Sexual assault comes in many forms. It can be rape, defilement, harassment, among many other sexual crimes. It is a traumatizing experience and its effects can last for a long time on both the victim and the people who interact with the victim.
Whereas it should be for the victim to decide if they should report to the police or not, it is encouraged that such a report be made. The police must also remember to treat every report of sexual assault with utmost confidentiality.
A report of sexual assault can be made any time, and it does not matter that it happened in the past. This, however, does not go well with a certain section of the public and it is considered a feminist attempt to have a forever flowing stream of reports of sexual assault. What this section of society forgets is that sexual assault happens to everyone, whether male or female and that it is an assault at the dignity of a person, and therefore, should not be a subject of limitation.
So, when you decide to report to the police, how do you do it and what happens thereafter?
First, you can call the police. On call, you can make a report of the sexual assault to the officer who attends to you.
You can also report by physically going to a police station near you. For emotional support, feel free to go with a trusted friend or relative.
At the police station, or while on call, the police will take your statement. Your statement will be taken in a private room and you will be interviewed by a police man specifically trained to take statements from victims of sexual assault.
If there is any evidence, please point it out to the police man. It may be body marks, or clothing.
If the assault involved penetration or the use of anything else to cause penetration, you will be referred to a medical facility for a medical examination. This is strictly for purposes of recording your evidence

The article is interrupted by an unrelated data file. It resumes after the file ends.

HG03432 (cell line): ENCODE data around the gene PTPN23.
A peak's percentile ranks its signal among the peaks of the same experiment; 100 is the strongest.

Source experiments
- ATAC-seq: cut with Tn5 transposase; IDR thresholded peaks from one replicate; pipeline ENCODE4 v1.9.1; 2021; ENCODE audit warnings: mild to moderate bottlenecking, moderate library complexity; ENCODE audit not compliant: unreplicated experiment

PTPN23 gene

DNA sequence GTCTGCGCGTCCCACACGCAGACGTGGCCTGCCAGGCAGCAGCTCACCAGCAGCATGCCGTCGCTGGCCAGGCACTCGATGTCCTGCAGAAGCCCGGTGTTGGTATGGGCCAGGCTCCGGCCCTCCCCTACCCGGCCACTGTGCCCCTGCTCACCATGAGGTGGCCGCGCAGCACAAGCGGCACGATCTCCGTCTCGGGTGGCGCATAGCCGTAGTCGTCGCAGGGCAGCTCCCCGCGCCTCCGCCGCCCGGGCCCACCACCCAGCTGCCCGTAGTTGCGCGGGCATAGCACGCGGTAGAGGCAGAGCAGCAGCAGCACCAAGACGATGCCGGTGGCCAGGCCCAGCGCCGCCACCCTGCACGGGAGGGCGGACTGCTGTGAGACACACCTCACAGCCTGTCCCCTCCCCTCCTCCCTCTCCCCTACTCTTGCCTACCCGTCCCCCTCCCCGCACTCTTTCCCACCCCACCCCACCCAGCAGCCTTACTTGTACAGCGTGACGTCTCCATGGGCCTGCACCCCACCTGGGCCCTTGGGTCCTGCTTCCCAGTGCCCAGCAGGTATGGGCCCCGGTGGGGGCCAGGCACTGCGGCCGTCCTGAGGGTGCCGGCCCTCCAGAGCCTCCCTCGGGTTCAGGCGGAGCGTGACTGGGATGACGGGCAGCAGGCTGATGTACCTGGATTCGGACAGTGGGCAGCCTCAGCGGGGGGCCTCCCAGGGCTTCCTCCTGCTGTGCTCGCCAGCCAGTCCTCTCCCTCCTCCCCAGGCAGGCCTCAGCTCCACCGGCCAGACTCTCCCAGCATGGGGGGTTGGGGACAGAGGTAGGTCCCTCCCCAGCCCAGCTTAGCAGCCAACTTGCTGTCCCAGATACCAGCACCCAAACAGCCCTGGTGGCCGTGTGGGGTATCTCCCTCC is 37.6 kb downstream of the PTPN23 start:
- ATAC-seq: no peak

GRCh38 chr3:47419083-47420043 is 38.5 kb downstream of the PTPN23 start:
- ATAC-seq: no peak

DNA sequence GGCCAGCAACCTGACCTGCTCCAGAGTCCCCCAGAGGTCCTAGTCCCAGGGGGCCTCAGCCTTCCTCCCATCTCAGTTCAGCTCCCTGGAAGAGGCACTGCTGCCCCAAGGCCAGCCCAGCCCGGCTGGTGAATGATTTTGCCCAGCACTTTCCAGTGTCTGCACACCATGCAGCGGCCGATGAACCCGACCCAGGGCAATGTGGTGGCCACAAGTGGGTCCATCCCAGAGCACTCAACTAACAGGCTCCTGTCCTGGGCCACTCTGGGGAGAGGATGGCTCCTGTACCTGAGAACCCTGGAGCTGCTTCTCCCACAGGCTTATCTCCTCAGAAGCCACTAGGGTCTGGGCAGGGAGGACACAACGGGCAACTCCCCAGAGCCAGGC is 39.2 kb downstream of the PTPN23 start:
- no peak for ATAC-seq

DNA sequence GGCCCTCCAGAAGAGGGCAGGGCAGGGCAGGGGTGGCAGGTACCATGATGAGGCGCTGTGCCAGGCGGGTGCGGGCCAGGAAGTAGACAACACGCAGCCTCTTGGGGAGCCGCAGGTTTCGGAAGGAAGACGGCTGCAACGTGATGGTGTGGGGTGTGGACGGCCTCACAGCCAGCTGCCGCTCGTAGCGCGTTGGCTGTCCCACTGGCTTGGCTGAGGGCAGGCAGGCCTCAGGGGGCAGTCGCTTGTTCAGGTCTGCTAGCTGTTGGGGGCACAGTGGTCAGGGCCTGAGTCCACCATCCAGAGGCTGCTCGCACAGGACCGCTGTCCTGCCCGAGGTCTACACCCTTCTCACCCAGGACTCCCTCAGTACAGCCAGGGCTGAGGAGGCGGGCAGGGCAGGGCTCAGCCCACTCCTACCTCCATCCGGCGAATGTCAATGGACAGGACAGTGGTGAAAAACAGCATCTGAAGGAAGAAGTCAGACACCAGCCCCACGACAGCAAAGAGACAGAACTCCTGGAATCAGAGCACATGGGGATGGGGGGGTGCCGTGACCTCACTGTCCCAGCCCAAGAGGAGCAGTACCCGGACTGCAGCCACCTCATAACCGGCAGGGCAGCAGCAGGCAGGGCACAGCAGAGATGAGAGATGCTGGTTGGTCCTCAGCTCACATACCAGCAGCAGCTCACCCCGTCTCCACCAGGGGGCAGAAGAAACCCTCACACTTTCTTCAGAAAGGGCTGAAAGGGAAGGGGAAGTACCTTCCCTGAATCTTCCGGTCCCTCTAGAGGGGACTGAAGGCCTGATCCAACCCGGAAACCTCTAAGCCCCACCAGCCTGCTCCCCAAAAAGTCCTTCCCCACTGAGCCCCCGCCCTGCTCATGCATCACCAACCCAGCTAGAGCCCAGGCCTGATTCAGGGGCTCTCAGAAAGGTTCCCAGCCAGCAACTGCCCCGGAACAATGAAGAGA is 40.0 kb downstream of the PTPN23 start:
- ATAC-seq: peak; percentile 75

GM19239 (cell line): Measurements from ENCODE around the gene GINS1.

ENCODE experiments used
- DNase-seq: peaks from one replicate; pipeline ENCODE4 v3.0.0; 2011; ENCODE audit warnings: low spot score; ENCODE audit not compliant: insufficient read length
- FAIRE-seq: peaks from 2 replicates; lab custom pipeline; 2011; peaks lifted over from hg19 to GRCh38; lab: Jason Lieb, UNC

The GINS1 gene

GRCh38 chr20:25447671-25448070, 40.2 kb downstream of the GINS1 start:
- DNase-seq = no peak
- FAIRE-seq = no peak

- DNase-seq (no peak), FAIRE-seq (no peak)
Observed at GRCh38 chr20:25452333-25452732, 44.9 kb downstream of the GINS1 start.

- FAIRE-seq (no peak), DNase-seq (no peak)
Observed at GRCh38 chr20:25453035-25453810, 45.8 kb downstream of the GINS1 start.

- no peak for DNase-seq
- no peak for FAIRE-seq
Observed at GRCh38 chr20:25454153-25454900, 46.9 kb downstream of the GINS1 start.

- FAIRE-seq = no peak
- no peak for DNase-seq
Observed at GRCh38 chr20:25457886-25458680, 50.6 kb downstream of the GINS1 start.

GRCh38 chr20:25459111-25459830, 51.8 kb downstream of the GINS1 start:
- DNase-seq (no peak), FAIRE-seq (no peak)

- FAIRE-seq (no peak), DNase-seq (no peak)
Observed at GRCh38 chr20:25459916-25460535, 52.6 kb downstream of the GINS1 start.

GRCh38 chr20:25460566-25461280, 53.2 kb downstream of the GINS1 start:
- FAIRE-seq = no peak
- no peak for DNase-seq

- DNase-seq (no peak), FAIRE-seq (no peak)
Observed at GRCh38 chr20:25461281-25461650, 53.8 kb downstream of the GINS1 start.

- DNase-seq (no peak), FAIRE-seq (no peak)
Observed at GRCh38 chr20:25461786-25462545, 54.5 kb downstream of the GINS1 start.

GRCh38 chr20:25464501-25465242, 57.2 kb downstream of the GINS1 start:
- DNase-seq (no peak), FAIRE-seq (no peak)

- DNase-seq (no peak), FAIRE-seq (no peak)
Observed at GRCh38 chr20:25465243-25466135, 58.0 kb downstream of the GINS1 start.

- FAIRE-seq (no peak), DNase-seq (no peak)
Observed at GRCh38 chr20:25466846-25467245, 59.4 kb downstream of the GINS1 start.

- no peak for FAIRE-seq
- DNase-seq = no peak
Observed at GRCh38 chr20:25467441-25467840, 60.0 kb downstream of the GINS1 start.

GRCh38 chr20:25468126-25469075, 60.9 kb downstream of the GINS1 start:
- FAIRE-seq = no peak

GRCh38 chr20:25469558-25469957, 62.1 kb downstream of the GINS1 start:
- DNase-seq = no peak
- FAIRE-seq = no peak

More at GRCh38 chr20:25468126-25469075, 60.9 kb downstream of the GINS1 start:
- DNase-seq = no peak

You do not have to worry that you do not remember certain details. Just give your account as you remember it. But should you remember anything at any time, please get in touch with the police and give a further account of what you remember.
The police will then begin their investigations. Investigations will involve talking to witnesses, visiting the scene of the assault, taking photographs of any injuries on your body and reviewing any relevant information which may be helpful.
The police will also find the suspect and interview him or her. They may collect samples from his or her body and clothing to use as evidence.
It usually takes time for the police to put together their findings, and it may be a while until the trial begins.
If you have any questions on how the police and courts of law will handle a sexual assault case, please send us an email and we shall respond.
BY SAMALI BITALA
This article appears in our law newsletter Vol 2 Issue 3 of February 23rd 2018. To receive The Deuteronomy in real time, click HERE